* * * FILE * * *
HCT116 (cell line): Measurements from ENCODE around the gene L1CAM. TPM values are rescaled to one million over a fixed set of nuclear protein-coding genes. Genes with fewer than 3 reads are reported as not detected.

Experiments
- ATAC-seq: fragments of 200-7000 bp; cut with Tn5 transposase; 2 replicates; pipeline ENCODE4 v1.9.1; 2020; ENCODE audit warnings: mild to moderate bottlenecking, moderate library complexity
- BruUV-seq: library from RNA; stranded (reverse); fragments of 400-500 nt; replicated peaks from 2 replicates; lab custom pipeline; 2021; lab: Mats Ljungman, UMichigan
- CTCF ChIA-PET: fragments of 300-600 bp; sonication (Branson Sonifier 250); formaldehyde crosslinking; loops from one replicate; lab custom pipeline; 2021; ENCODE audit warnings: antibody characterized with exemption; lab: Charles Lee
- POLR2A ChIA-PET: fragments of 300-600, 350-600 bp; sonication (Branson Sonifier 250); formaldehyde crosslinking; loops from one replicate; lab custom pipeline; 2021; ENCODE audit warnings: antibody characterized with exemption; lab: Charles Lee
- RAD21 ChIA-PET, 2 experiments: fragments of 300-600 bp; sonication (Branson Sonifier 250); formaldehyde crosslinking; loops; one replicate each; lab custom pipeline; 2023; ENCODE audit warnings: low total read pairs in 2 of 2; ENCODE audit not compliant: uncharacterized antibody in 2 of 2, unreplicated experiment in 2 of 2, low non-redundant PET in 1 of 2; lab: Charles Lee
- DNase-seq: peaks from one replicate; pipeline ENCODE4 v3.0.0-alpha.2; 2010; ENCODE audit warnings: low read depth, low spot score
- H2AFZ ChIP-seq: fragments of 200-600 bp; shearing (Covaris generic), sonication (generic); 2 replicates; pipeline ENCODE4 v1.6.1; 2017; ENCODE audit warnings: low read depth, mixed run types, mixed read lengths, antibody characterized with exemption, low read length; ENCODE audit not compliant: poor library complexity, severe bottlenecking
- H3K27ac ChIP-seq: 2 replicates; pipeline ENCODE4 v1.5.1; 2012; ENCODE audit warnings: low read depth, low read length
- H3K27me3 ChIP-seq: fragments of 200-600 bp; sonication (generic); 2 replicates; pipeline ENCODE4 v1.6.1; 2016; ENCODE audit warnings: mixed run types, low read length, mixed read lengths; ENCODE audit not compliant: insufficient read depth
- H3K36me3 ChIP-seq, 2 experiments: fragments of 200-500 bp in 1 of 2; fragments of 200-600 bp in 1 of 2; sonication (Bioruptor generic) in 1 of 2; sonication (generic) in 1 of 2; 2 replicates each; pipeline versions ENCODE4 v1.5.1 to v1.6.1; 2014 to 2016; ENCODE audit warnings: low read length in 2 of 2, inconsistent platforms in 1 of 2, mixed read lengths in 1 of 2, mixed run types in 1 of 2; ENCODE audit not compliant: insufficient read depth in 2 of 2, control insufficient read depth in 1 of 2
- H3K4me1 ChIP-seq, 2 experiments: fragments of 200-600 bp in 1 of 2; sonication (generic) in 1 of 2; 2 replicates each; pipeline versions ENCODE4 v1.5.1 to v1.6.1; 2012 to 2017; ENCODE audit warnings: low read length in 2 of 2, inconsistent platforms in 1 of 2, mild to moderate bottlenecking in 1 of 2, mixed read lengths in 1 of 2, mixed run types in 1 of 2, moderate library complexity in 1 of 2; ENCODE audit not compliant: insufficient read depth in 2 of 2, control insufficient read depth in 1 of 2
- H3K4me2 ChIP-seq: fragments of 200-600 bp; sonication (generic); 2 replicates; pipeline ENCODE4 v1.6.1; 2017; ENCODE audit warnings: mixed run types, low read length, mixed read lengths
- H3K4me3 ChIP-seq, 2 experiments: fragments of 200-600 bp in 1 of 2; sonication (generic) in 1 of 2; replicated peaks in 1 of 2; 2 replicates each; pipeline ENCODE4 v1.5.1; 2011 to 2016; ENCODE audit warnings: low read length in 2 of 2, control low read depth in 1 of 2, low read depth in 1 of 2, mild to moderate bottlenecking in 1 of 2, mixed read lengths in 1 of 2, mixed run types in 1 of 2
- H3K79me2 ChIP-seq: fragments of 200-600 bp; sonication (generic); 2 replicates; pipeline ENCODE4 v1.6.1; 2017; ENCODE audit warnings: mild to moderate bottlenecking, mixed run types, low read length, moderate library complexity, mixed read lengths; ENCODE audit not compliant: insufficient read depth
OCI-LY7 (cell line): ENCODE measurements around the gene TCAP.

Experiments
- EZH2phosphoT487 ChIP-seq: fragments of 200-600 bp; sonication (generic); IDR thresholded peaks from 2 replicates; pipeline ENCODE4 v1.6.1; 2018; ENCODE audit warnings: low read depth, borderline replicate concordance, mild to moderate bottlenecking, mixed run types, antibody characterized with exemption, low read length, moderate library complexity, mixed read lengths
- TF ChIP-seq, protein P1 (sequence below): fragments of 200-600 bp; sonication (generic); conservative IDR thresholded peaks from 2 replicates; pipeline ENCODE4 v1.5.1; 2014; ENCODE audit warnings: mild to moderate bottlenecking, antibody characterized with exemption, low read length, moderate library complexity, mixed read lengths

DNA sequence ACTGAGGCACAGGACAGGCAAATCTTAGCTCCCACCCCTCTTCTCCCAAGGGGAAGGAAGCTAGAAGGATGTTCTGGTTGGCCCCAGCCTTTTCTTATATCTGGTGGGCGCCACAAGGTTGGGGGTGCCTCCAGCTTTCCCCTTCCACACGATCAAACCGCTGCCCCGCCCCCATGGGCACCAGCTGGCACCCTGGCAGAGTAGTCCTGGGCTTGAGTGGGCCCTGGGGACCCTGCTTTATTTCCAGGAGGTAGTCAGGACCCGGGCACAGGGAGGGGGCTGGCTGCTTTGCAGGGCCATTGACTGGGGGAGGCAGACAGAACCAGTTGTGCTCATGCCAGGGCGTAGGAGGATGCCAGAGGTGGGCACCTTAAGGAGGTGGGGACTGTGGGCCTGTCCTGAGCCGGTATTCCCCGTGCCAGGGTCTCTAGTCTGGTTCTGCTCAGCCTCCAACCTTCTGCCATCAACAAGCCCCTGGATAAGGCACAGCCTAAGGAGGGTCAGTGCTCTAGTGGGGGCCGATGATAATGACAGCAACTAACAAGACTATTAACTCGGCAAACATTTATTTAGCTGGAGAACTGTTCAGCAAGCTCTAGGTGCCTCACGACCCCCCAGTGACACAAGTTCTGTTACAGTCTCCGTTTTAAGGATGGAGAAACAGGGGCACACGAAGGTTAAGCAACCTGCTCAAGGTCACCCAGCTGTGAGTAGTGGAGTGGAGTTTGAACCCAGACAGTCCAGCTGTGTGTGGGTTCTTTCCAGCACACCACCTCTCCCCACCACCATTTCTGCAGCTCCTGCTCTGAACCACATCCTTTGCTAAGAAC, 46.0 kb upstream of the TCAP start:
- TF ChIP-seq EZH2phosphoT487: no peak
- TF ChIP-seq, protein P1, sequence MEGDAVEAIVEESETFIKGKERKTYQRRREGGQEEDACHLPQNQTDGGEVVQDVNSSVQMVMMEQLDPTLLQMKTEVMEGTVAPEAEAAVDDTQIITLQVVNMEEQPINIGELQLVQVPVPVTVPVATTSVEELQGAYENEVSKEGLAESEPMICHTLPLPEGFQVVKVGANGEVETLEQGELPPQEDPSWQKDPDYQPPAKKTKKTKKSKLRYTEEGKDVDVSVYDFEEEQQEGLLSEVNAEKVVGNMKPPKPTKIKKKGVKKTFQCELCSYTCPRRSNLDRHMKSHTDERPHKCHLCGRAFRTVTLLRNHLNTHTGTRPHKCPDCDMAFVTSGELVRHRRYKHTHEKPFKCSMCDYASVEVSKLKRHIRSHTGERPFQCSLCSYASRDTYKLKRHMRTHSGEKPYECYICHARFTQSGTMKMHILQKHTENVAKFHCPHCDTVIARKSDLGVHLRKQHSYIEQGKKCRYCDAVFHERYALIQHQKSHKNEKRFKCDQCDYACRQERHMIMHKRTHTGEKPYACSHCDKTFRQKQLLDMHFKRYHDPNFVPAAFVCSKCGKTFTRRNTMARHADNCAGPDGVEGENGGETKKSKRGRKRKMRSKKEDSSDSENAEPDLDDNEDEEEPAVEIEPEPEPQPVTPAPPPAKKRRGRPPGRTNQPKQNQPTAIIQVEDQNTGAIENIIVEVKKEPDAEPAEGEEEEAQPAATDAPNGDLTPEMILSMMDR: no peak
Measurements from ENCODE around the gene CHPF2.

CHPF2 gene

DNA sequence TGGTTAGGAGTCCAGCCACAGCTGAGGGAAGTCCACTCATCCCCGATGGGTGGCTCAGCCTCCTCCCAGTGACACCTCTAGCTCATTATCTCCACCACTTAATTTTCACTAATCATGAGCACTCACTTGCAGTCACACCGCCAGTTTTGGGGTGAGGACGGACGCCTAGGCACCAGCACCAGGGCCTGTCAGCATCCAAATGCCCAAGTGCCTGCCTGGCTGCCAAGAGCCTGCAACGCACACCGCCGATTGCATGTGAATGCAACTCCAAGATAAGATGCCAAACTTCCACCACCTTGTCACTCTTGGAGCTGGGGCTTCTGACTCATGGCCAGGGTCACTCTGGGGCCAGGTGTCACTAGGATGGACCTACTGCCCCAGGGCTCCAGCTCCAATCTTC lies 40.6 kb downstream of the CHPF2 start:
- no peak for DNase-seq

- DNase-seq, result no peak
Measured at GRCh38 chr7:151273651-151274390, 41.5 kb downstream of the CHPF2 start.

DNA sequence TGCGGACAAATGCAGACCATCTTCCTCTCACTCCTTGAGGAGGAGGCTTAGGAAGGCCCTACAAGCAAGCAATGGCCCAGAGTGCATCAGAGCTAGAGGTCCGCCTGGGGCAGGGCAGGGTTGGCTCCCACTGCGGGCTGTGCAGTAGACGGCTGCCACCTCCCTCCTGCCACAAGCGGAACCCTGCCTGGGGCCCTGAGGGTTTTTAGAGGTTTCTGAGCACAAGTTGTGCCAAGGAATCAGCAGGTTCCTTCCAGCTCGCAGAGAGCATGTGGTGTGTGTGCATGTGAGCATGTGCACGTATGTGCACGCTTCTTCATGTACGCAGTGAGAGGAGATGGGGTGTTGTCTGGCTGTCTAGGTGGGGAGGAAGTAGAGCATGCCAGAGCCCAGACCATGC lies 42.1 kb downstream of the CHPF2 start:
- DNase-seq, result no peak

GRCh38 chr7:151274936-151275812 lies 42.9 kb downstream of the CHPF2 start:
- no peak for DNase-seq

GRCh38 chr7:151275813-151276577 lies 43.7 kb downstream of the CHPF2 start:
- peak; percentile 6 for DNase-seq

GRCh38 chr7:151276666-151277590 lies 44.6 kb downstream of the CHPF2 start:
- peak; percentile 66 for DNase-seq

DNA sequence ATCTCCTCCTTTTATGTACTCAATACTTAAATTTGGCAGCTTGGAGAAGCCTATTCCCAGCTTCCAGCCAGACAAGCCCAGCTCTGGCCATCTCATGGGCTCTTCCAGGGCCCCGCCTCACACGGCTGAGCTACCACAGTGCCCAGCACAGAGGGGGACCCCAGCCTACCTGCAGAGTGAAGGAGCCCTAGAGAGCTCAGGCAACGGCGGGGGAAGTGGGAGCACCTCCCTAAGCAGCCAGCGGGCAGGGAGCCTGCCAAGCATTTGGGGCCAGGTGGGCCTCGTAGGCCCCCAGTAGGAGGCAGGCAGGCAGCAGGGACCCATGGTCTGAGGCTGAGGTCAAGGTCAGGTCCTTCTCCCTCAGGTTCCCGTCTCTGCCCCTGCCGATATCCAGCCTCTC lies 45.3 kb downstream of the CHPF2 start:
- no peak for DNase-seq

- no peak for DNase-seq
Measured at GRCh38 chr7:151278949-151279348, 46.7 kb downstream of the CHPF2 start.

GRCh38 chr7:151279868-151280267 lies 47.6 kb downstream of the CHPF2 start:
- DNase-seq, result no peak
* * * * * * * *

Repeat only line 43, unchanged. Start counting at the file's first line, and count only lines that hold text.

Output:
- DNase-seq, result no peak